Sprinkle the flour over the butter/garlic mixture and whisk around, quickly. You want to use enough flour to absorb the butter, without over doing it. You want to create a roux (which is a mixture of flour and a fat (usually butter) used to thicken sauces and soups), which is slightly thick, yet fluid, without being gloppy.
Whisk this mixture for about 4 minutes, stirring constantly to prevent burning…this helps remove the ‘raw’ taste the flour could have if undercooked. The flour should be very lightly browned.
After you’ve made your roux (cooked your flour), slowly add the milk and cream, all the while continuing to whisk. Keep whisking – or else your sauce will be clumpy – until it’s slightly thickened and gently bubbling…
While whisking, add the shredded parmesan, little by little, until all is incorporated.
Remove from heat. Add salt and pepper to taste. Serve immediately.
Things to consider;
Don’t have kale? Use spinach or swiss chard.
Don’t have peppers? Use caramelized onions or summer squash.
What about garlic? Or garlic scapes? Or fresh basil? What about freshly chopped parsley?
Like meat? Add sausage or bacon.
Play around with what you have and keep it simple.
Veggies and cheese over pasta, how can you go wrong?
Time. It keeps moving forward…and here in Maine, it’s so obvious. Obvious because of the cycle of the seasons and the flowers (or lack of) each season brings.
After being here, year round these past six years, I’ve begun to notice the pattern of the flowers on this peninsula. First it’s the snow drops, then the tulips, followed by the daffodils, the apple blossoms, the ferns…the buttercups, forget me nots… and it goes on and on until the chill of fall begins putting things back to sleep…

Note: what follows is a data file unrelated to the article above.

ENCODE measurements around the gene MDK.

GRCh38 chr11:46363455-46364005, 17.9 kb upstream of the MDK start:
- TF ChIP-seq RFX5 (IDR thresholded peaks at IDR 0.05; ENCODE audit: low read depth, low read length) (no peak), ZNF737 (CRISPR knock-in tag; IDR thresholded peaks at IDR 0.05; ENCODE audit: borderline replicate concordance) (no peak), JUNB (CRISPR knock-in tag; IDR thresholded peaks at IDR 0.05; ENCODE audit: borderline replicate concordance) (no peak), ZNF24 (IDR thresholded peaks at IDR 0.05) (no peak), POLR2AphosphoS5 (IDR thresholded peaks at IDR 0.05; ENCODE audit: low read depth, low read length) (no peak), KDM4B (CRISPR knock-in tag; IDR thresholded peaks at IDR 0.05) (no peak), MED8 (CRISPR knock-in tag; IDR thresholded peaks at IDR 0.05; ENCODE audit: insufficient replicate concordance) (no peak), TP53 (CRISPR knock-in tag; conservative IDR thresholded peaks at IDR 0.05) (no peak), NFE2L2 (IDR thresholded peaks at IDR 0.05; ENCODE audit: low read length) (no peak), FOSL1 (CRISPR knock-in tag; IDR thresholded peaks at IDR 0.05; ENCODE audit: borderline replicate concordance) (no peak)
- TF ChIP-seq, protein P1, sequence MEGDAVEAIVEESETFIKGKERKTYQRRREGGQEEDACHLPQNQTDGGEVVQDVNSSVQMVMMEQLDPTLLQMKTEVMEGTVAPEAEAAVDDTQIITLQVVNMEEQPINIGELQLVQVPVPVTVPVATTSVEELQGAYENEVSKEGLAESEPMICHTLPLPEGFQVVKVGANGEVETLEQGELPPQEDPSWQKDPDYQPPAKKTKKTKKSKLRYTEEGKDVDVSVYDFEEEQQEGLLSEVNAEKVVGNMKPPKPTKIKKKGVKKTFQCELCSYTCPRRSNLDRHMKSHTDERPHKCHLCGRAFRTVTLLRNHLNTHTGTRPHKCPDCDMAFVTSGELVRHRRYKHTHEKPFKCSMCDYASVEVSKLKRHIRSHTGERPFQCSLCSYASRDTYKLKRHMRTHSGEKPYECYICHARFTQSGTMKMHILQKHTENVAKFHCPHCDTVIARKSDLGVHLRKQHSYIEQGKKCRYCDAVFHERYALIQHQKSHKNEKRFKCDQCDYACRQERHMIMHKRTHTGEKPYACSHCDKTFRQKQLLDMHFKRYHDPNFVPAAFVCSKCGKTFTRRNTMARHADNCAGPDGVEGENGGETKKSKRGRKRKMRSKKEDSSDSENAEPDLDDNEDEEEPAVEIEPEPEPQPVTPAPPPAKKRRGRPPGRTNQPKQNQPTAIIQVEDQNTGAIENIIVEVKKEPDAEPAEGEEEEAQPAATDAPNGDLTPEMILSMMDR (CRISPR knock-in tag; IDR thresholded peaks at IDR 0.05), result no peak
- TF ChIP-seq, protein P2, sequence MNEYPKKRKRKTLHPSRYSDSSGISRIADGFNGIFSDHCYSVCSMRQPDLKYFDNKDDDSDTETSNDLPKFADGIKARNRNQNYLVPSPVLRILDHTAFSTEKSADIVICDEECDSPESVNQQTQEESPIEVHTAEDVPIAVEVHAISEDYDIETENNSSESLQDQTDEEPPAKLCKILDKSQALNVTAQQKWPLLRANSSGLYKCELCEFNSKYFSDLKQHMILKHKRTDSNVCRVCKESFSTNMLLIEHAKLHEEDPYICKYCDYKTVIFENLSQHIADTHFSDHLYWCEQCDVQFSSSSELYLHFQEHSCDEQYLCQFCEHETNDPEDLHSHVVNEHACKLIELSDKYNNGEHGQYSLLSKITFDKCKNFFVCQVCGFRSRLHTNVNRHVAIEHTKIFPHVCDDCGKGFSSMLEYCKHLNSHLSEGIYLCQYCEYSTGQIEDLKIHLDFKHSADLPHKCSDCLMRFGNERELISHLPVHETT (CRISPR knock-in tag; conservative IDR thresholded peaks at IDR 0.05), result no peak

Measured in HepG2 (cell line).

I’ve been wanting to post since before the daffodils
and before the apple trees began to bud.
I then I tried before their blossoms appeared, though now those beautiful flowers are long gone…
I tried to write while the lilacs were still buds
and winter jackets were still needed, though while the jackets (thankfully) are finally packed away, the lilac flowers have come and gone too.
I can say the same about when the rosa rugosa started to bud; I wanted to post, but time escaped me, again…It was so exciting when their buds finally began to open and their greenery popped out in early spring,
though now they are even more intoxicating – their sweet scent being carried on the wind, into my (now) open kitchen windows…luxury, to say the least.
The lupines are here (though they are almost gone now too)
and the iris’s are blooming, though quickly passing.
Tiger lilies are beginning to bud and other types have already blossomed.